The question that I wish to find a definitive answer for is : Why must know -ve resistance, and when necessary to developer in mind?

  8. Hi
    TO audioguru:

    The 'scope pic of the oscillator's output shows severe distortion that is cleaned up with the 3rd-order lowpass filter.

    (a) Clear from your talk that you agree with AN920 that this is not good design.
    3rd-order lowpass filter
    I thought that it is banpass filter. i think it is 3rd order because it is 3 elements filter. Let me look at the internet for further information on this filter.

    TO AN920
    Many people get crystal oscillators to work by trial and error, not that I am suggesting that that was the case here.

    I have long believed that many of the designs are in a trial and error because of the different specifications of some electronic components from each other.
    Another crystal of the same value in series on the output will produce a very good sine wave output with low harmonics.

    (a) That is a very good and new idea, are you sure that Another crystal of the same value in series on the output work as lowpass filter?
    (b) Can shed further light on the use of crystal as a LPF.

    thanks GURU
    thanks AN920
  9. Thank you, I am very happy about your presence among us more than happy to answer, because I miss you and I intend to send a special message to you. I thank God that you are fine.

    That is an extremely old circuit.

    Possibilities in Canada very large, but in Palestine almost nothing, we are therefore interested in those circuits, which can be dealt with.
    From the graph, I think it would be difficult to build a circuit to deal with temperature = 30
  10. Hi
    I found this circuit Saved in my PC (pdf formatt) and I do not know of any site obtained.

    This circuit uses a complementary pair comprising npn metallic transistor T1 (BC109) and pnp germanium transistor T2 (AC188) to detect heat (due to outbreak of fire, etc) in the vicinity and energise a siren. The collector of transistor T1 is connected to the base of transistor T2, while the collector of transistor T2 is connected to relay RL1.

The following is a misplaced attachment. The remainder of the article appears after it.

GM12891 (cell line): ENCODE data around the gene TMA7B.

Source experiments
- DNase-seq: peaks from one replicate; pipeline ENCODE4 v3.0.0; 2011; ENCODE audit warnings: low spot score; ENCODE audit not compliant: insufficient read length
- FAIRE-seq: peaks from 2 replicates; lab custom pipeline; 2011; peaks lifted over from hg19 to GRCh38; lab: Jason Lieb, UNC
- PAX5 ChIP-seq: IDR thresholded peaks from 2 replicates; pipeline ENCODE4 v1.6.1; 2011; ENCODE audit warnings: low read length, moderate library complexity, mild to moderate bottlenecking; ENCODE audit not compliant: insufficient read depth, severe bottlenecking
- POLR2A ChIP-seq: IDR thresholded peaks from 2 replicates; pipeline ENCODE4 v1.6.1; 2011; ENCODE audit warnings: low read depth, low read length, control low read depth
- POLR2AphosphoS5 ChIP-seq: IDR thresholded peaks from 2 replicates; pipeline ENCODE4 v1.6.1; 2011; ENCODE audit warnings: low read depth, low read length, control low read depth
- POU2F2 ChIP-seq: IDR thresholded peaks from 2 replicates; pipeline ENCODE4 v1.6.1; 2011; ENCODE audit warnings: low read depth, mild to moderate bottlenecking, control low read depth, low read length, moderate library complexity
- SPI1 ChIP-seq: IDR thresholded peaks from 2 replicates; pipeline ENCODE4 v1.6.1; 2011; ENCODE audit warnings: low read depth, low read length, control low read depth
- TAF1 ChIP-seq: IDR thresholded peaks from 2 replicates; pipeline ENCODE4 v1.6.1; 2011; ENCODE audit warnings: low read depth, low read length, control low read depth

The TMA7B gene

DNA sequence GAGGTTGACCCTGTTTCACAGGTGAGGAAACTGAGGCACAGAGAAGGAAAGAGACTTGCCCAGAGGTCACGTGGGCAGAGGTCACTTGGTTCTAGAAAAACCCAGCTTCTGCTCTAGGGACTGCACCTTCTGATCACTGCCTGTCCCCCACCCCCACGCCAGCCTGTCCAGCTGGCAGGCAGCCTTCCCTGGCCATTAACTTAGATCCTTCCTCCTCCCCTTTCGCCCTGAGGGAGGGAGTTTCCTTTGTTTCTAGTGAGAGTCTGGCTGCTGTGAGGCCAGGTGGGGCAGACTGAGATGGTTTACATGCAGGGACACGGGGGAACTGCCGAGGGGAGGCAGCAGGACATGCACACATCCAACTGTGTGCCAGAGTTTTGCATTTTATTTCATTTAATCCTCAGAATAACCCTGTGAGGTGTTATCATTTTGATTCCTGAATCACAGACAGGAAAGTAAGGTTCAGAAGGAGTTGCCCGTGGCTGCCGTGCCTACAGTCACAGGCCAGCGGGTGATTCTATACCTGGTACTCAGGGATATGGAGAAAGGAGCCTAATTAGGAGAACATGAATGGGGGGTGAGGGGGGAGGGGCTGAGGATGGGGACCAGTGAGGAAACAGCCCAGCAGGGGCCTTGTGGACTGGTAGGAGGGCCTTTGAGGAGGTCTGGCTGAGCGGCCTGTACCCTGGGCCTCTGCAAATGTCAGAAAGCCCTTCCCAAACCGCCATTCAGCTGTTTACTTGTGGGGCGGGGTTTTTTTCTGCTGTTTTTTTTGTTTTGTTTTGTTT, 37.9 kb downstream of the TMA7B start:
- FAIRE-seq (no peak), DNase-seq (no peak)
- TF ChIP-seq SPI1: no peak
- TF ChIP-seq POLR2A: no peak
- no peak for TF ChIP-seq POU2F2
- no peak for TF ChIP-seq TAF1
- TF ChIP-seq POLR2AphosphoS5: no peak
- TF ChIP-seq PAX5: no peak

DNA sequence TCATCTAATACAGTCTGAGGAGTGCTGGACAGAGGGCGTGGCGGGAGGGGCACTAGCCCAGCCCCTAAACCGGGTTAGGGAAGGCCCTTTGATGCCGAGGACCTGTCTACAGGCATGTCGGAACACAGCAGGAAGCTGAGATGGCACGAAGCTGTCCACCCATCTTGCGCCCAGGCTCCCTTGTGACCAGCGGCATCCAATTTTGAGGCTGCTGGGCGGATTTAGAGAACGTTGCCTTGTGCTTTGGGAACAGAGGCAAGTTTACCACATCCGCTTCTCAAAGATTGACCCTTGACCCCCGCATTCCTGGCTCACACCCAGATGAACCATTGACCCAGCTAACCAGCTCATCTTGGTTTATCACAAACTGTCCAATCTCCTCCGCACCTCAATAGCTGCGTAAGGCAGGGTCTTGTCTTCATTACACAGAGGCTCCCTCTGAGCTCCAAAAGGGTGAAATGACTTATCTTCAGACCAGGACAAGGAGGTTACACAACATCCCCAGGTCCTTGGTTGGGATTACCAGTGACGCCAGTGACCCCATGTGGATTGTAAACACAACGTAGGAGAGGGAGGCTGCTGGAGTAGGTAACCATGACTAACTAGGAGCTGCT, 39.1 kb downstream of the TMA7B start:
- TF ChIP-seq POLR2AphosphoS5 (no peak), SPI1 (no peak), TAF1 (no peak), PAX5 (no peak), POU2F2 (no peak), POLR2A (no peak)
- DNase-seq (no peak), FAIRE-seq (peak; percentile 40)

This part is what concerns me now
    The second part of the circuit comprises popular IC UM3561 (a siren and machine-gun sound generator IC), which can produce the sound of a fire-brigade siren. Pin numbers 5 and 6 of the IC are connected to the +3V supply when the relay is in energised state, whereas pin 2 is grounded. A resistor (R2) connected across pins 7 and 8 is used to fix the frequency of the inbuilt oscillator. The output is available from pin 3.

    This part does not really care because I will focus on how to use transistor as heat detector.

    The writer wrote the following passage :
    To test the working of the circuit, bring a burning matchstick close to transistor T1 (BC109), which causes the resistance of its emitter-collector junction to go low due to a rise in temperature and it starts conducting. Simultaneously, transistor T2 also conducts because its base is connected to the collector of transistor T1. As a result, relay RL1 energises and switches on the siren circuit to produce loud sound of a firebrigade siren.

    My question:
    Is this talk true, I mean the resistance between collector and emitter is small at high temperature. Can this circuit activate the relay to operate at a temperature of 30 degrees Celsius for example?

    My friend who owned Machine chicken breeding (breeding) of the locally-made and wants to operate some internal parts when a certain temperature, can this circuit be used instead of the temperature sensor which is already not available (HERE). Thanks

  11. Hi An920
    While I am looking into the Internet, I encountered the following firure from the Web site :
    As you see in the picture C21 is less ten times than the upper C20, and this violates what we agreed upon in previous commentary.
    I think that this design done by senior scientists.